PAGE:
The periodic table is the ultimate scientific infographic: very neat and highly informative, it summarises large amounts of information and it’s packed with ideas. Crucially, it helped chemists predict the properties of elements and compounds that were unknown when the table was created.
One element stands apart from all the others in the number of compounds it can form: carbon (because its atoms can combine to form chains and rings that incorporate other elements in numerous permutations). Here is a rather chaotic old infographic, drawn by father and son analytical chemists Benjamin and Wallace Nickels, that uses the metaphor of a genealogical tree to attempt to bring some order to the complexity of carbon chemistry. It depicts, perhaps too literally, a tree with massive trunk and numerous major and minor branches.
In an age when most useful carbon compounds are derived from petroleum, it seems curious that the trunk of the tree is boldly labelled COAL TAR. This sticky black by-product of the coal gas and coke industries was a major feedstock for the chemical industry from the 1850s, but its use declined after 1920 with the rise of the petrochemical industry. From 1960 the switch from coal gas (a mixture of hydrogen, carbon monoxide and methane, manufactured from coal) to natural gas (naturally occurring methane) for use in homes and industry all but killed off the remaining coal tar industry.
However, coke continued to be made because it is still used in the steel industry. Chemists have worked out numerous ways to re-use the wastes from this industry and thus improve its economics while reducing its environmental footprint. Some of these methods were known to the nineteenth century coal tar industry.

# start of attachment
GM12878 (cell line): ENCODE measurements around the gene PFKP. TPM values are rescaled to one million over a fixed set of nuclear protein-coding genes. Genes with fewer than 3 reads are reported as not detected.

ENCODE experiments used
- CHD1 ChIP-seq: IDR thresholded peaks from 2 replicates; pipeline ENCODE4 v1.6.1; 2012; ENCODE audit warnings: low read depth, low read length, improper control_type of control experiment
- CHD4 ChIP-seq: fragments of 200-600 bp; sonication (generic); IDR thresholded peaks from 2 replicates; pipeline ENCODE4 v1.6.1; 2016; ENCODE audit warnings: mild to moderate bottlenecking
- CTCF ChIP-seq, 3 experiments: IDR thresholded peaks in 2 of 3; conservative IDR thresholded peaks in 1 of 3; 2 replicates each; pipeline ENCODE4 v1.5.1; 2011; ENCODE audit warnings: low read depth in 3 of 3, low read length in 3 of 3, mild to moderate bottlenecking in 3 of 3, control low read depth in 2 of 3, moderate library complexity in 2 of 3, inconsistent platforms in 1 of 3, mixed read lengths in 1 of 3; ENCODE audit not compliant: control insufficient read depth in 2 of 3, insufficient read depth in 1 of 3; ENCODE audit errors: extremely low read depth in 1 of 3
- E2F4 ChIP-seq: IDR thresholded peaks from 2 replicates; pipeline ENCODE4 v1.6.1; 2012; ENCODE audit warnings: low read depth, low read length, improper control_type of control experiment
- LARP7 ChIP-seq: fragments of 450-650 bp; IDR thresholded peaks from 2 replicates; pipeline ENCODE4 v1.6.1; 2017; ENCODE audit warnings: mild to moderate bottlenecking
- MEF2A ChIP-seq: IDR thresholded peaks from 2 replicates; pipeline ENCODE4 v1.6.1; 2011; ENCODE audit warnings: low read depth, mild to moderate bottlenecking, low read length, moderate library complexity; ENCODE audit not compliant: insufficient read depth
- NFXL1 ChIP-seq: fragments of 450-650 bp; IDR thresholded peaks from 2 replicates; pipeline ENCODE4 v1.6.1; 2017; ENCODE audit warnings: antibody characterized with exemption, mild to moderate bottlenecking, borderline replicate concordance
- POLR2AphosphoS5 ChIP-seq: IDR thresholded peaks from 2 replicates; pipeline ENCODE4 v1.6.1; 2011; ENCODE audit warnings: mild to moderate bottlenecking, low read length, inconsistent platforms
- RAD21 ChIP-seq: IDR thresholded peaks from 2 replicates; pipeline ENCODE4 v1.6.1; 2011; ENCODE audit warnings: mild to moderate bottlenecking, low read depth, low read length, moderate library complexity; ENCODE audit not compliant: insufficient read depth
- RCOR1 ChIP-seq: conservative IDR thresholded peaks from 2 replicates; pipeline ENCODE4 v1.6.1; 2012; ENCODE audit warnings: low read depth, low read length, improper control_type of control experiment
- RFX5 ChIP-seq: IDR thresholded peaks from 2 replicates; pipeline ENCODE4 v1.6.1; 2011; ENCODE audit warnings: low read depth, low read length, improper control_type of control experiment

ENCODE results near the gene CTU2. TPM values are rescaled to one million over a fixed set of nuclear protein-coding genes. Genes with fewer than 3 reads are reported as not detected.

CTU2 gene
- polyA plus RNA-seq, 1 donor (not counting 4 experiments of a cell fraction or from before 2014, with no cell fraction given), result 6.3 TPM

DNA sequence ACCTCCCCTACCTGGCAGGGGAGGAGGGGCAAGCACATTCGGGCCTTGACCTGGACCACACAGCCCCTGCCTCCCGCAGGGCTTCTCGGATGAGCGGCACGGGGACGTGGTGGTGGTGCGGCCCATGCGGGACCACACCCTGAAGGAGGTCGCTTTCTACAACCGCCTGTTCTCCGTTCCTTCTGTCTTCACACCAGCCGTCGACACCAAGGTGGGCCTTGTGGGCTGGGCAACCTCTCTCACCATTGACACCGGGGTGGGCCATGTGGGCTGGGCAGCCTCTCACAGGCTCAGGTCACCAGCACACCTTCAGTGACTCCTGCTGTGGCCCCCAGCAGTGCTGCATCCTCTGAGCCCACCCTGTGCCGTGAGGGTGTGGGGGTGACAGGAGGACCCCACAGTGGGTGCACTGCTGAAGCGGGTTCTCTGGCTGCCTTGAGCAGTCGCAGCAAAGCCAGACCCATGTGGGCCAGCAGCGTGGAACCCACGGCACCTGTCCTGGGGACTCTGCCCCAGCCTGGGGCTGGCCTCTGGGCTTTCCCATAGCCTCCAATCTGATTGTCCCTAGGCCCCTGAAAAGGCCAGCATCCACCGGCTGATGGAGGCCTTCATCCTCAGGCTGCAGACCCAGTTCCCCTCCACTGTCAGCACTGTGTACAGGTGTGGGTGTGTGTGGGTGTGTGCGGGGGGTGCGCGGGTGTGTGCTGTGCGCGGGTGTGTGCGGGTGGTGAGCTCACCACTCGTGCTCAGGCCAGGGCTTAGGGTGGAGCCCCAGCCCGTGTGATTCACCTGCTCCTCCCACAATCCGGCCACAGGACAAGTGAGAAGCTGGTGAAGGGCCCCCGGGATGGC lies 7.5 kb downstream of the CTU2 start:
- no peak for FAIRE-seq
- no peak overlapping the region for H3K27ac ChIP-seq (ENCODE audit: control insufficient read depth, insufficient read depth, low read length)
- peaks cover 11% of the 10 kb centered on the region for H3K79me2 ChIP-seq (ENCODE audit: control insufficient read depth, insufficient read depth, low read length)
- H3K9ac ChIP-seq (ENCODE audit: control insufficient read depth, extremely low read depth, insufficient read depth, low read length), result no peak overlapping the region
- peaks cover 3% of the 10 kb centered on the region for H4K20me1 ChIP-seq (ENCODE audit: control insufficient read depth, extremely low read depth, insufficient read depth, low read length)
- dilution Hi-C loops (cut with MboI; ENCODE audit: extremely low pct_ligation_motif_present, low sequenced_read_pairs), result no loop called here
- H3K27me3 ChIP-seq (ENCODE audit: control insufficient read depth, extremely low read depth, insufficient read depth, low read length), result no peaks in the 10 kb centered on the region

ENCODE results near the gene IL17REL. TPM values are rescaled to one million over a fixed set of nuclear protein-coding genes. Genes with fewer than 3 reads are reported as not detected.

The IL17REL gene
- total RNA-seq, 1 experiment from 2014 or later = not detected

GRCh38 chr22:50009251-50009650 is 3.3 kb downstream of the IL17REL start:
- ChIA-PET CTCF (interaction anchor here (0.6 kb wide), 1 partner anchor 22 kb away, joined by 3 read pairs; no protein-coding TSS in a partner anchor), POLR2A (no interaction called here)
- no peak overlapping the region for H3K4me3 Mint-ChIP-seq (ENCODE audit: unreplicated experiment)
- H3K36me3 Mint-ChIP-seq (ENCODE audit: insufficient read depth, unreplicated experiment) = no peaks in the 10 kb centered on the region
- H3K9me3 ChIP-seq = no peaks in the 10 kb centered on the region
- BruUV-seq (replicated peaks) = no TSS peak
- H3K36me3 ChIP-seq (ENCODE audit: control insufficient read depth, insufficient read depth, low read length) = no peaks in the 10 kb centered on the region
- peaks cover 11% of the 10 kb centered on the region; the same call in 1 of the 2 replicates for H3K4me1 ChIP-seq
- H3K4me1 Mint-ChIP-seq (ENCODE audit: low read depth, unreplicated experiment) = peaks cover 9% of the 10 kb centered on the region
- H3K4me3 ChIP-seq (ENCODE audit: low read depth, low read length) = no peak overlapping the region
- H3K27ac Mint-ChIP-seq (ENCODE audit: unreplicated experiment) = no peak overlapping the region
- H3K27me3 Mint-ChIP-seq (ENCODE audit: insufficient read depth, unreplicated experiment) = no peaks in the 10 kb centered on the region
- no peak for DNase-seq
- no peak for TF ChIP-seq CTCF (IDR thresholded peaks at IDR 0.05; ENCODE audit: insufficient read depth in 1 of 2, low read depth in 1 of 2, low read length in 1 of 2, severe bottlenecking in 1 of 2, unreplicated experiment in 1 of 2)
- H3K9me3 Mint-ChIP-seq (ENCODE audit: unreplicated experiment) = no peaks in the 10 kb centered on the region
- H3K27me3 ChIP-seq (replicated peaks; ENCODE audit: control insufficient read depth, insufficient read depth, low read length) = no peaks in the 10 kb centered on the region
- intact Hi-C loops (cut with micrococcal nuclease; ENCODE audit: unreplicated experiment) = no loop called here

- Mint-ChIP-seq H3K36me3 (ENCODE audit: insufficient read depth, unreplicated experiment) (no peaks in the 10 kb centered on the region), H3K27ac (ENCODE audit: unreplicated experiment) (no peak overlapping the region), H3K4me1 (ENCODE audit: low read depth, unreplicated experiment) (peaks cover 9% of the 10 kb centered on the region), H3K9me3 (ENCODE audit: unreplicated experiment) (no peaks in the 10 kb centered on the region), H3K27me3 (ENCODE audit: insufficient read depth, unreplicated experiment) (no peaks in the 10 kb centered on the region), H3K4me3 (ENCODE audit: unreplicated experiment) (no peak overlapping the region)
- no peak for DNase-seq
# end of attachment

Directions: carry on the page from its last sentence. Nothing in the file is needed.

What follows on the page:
The prospect of ‘peak oil’ has also led to renewed interest in returning to the use of coal as a feedstock for the chemical industry. Perhaps a carbon tax will help make this an attractive option compared to burning coal to create power. Would locking up a substantial portion of the carbon in coal in long-lasting plastic products be preferable to spewing that carbon into the atmosphere as carbon dioxide and thence into the ocean as carbonic acid? Or would we continue to use plastic to make throw-away junk, a proportion of which ends up contaminating the ocean and reducing its potential to support life?
Coal tar links many objects in the Powerhouse Museum’s diverse collection: gas lamps, stoves, irons and engines; samples of coal, iron and steel; synthetic dyes plus textiles and clothing coloured with them; and synthetic perfumes and pharmaceuticals. The photo above shows some dyes on display in our Chemical attractions exhibition, where they illustrate the story of the beginning of the chemical industry in 1857: when chemistry student William Perkin tried to synthesise quinine and instead created some blackish gunk, he investigated it (rather than chucking it out), discovered that what he had made was a mauve compound suitable for dyeing fabric, and set up a factory to mass-produce it.
The dye industry developed first in England, but Germany’s chemists soon took its industry to world leadership. This carpet dye catalogue was made in Germany in 1899 by Meister Lucius & Bruning, which was later renamed Hoechst, merged with other firms to form the giant company IG Farben, reverted to the name Hoechst when IG Farben was demerged in 1951, grew to become a major pharmaceutical firm, and is now part of Sanofi-Aventis.
Through companies such as Hoechst, chemistry played a huge role in economics, politics and war during the twentieth century. A new battleground opened after the manufactured gas industry closed, as the sites of old gasworks became available for development and the need to remove dangerous coal tar compounds from the soil became obvious. Perhaps today’s chemists need to study our old tree chart to discover what nasty substances are in the soil and groundwater at sites such as Barangaroo in Sydney.